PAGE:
Colombia: Confronting a housing shortage
As income levels continue to rise, more and more Colombians can be categorised as aspiring homeowners. In fact, current demand for housing far outpaces the rate of home construction. In 2011, some 135,000 homes were built, while the demand exceeded 200,000.
In response to the housing shortage, the government is working on plans to provide heavily subsidised homes to the poorest segment of the population. The Ministry of Housing (MoH) recently received congressional approval for a project aimed at providing 100,000 free homes to be classified as “priority interest” housing, known locally as VIP.
Bidding for the construction contracts for the VIP housing project was scheduled to begin in July. From July 3 families could apply for a fixed-rate subsidy to acquire VIP housing and so far more than 5400 families have applied for the benefit. Prospective construction companies must have a minimum of five years development experience and no previous record of wrongdoing. Meanwhile, the government is looking to negotiate supply contracts with cement, iron and brick manufacturers, with the aim of locking in prices that will allow the project to remain viable throughout the construction phase.
Construction material pricing will be crucial to the success of the VIP project, as rising costs have previously inhibited housing development. According to the National Administrative Department of Statistics, (Departamento Administrativo Nacional de Estadística, DANE), in July the price of iron and steel fell by 1.71% over the same period in 2011, while mortar, concrete and stucco prices all increased between 0.81% and 1.19%.
Meanwhile, the price of land is also on the rise. Given Colombia’s mountainous terrain and highly concentrated urban centres, limited land is available for the development of housing projects. The cost of land contributed around 8% to a home’s sale price several years ago, although this figure has climbed to above 20%, in light of the growing demand for home ownership.
Higher land prices are likely to complicate efforts to develop the VIP project, as well as other social interest housing, known as VIS. For example, Bogotá is scheduled to receive 11,000 homes as part of the VIP project. However, current land prices in the city threaten to make this plan unviable.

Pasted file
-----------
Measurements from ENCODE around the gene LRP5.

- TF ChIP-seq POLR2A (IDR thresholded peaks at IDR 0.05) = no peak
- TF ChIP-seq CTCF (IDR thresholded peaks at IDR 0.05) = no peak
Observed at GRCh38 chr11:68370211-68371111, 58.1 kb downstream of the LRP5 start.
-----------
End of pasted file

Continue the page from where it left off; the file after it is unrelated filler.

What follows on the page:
The prices for government subsidised housing are fixed, meaning that in order to construct VIP and VIS homes in major urban centres such as Bogotá, the government will have no other option but to substantially subsidise land costs for the recipients of VIP and VIS housing.
The lack of available land and the resulting impact on land prices are largely responsible for the significant decrease in construction permits, precisely at a time when they should be on the rise. According to DANE, construction permits were down 28.4% in June compared to the same period in 2011, as a result of the decrease in the amount of available land approved for housing, which fell 33.8% in the same period. Meanwhile, land approvals for social housing fell even further in the same period, by 41.8%.
Unless efforts are made to reduce land costs and increase approvals, they could begin to take a toll on the economy as a whole. Real estate is expected to account for 11.7% of GDP in 2012, indicating that supporting the continued growth of the sector should be a top priority for the government.
However, a housing shortage also represents an opportunity for the construction and real estate sectors. Sergio Mutis Caballero, the president of Grupo Valor, one of Colombia’s most prominent real estate, construction and infrastructure firms, told OBG, “As long as the demand for housing in the country outstrips supply, this will allow housing projects to be carried out until every Colombian achieves his or her dream: home ownership”.
Providing the government can reduce the cost of land and stabilize that of building materials, as well as increase the number of permits for development projects, the goal of meeting the country’s surging demand for both state and private housing will be more easily achieved.